By Rev. Lee Roorda Schott
Over the weekend, in the tedium of working on taxes, I had gone online for details from my bank records from last year. I scrolled through the months and came to last March and was astonished at the tears that came out of nowhere. It wasn’t about the numbers! It was grief I didn’t expect to be waiting for me in that particular spot. Bumping into those last weeks that were “normal” brought up a flood of memories, of so much that happened then, and since.
That experience matched up with something I heard Rev. Andrea Severson say to a group of clergy last week. Andrea is a United Methodist elder who serves in extension ministry at the Des Moines Pastoral Counseling Center. Drawing on her experience as a spiritual director and mental health counselor, she said the pandemic has involved a kind of collective trauma. She said, “We haven’t had energy or space to grieve” that, while it was happening to us. But now with lower case numbers and more vaccinations, we’re finding there’s a little room—more than we’ve had across this year. So it’s no surprise, she said, that with that room “the grief comes flooding in.”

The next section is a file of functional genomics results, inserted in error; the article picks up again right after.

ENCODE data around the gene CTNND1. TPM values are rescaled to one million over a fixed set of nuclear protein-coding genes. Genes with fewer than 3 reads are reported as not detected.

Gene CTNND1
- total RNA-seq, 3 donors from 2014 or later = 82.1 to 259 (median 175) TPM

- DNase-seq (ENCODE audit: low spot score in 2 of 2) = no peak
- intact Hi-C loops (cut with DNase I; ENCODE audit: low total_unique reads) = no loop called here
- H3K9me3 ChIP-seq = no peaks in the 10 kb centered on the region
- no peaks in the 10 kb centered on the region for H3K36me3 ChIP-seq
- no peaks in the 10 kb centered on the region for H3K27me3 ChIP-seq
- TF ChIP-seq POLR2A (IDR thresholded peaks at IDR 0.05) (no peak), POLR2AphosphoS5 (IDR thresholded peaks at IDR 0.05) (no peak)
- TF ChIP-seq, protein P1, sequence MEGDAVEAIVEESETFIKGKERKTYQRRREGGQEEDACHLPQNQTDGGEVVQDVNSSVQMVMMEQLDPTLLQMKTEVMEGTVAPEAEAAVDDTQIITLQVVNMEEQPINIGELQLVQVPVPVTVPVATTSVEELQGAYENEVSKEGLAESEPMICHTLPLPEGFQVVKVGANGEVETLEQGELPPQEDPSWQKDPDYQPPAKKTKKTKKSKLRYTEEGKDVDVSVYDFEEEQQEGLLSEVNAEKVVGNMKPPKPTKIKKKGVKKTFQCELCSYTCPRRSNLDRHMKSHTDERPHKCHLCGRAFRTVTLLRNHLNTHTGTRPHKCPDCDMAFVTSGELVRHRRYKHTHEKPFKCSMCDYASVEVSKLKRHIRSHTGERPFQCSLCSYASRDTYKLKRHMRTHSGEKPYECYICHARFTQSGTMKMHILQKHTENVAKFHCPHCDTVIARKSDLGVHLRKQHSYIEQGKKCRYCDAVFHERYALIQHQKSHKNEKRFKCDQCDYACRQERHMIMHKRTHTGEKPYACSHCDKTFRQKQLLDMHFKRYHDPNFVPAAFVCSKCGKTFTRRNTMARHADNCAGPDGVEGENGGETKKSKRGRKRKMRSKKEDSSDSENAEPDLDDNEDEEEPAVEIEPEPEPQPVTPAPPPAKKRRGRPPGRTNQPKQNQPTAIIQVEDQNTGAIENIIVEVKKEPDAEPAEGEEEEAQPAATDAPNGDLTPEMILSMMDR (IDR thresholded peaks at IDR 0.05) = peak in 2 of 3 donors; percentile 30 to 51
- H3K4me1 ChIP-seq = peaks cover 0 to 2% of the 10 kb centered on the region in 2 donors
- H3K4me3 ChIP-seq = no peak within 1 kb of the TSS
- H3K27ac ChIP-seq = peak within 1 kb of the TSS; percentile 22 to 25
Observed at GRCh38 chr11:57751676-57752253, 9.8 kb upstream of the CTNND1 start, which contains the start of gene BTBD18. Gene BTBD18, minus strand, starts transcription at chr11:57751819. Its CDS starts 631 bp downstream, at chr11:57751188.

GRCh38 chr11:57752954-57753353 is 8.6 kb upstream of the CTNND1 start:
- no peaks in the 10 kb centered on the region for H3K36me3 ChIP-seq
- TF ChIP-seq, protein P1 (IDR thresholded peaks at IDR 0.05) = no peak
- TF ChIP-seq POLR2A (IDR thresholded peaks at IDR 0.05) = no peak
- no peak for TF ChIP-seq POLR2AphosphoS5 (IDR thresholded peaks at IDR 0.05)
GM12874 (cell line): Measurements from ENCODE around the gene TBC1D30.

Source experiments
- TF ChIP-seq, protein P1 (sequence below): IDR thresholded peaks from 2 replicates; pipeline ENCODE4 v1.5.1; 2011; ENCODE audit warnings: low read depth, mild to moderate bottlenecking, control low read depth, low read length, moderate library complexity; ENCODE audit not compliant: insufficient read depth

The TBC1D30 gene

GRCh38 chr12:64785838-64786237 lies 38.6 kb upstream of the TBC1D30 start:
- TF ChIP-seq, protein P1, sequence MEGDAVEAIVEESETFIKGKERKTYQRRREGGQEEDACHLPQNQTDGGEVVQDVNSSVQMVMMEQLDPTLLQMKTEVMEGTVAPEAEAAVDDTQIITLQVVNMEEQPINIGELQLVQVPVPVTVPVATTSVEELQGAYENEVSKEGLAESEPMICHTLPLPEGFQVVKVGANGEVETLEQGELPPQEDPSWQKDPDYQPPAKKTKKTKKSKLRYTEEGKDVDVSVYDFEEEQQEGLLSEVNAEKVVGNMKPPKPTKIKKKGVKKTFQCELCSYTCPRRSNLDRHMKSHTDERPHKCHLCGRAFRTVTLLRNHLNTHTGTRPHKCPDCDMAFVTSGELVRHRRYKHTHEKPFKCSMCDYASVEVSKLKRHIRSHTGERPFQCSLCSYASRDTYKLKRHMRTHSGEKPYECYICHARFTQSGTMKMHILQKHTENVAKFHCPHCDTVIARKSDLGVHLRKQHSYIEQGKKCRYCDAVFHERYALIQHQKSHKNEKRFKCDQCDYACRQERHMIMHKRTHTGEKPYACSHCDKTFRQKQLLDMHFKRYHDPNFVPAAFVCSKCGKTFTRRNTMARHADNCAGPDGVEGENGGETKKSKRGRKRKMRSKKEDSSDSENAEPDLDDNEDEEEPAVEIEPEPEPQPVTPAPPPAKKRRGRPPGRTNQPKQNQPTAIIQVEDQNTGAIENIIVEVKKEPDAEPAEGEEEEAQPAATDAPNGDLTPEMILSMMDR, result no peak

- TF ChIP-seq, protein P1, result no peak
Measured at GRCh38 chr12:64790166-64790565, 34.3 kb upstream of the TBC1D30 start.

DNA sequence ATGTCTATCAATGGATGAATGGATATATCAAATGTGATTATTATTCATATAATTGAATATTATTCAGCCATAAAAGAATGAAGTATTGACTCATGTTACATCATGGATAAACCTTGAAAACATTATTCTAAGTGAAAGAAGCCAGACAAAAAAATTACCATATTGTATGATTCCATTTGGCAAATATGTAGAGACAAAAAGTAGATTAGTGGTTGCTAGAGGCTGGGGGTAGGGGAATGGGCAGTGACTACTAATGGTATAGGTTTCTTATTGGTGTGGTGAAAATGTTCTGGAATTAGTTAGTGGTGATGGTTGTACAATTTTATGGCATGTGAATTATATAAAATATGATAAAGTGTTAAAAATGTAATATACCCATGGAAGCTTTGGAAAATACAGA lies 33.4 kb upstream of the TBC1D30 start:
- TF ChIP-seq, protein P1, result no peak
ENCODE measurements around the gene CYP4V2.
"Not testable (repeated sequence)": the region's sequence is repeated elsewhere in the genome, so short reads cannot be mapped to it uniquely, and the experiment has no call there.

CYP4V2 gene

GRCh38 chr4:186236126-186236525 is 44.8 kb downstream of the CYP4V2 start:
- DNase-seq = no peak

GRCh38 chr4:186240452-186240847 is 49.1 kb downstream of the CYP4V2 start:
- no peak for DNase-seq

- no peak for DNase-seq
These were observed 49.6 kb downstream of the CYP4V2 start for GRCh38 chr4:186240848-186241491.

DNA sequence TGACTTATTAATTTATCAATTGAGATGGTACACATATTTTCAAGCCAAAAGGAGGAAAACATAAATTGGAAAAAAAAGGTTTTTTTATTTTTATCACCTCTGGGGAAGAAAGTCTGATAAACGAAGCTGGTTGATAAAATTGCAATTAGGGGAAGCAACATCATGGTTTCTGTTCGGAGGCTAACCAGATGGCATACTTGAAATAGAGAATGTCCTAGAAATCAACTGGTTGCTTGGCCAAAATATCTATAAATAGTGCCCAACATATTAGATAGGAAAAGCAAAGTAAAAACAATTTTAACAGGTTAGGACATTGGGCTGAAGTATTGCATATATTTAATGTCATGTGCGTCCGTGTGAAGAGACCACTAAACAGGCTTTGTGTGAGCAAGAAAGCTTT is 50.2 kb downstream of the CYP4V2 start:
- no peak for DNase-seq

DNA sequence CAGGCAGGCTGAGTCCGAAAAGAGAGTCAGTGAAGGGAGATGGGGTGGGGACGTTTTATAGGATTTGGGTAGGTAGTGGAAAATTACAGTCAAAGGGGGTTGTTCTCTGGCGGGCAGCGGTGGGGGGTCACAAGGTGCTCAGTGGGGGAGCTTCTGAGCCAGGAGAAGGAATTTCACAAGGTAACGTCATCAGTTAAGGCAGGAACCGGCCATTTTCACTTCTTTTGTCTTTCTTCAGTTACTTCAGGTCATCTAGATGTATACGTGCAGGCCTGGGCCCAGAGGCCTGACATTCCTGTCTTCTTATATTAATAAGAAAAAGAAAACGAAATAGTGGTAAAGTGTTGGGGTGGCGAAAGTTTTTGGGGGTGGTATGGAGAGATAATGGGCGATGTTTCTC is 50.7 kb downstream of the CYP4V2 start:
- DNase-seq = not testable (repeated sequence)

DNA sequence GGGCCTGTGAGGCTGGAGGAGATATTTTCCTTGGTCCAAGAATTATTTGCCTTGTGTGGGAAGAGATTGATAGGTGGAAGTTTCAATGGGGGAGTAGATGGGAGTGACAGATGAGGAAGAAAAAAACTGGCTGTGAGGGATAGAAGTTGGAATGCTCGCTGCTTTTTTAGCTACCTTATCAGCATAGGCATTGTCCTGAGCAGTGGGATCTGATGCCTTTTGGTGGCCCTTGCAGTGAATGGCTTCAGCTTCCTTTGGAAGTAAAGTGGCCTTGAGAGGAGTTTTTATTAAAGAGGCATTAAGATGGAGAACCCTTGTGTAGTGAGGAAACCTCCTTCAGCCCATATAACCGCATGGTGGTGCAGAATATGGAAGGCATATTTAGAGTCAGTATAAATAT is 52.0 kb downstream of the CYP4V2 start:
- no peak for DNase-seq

This certainly feels true to me, based on my own experiences and conversations I’ve been having, and some of the comments I’ve seen on Facebook. I asked Andrea if she’d join me in a short conversation on this subject, for this our Abiding in Exile post for Holy Week, and she said yes.
I mention that it’s Holy Week because this work of remembering at this stage of the pandemic feels somehow related to why we return every year to Holy Week. We wouldn’t have to. Not every church follows the Christian year; maybe yours doesn’t. My own experience of church has been deeply etched with the cycle of returning, year after year, to the seasons and holy days that shape time for us as followers of Jesus. Coming to Holy Week is a discipline of remembering—or Re-Member-Ing—reconnecting the hardest parts of our story which often become, in unaccountable ways, the most glorious.
I hope you’ll receive the gift of the conversation Andrea and I had about all of this, by clicking on this link. It’s seven minutes of holy reflection on this time and this week.
Be gentle with yourselves as you walk through this tender time of pandemic and the ReMemberIng that God might be using to bring us to greater wholeness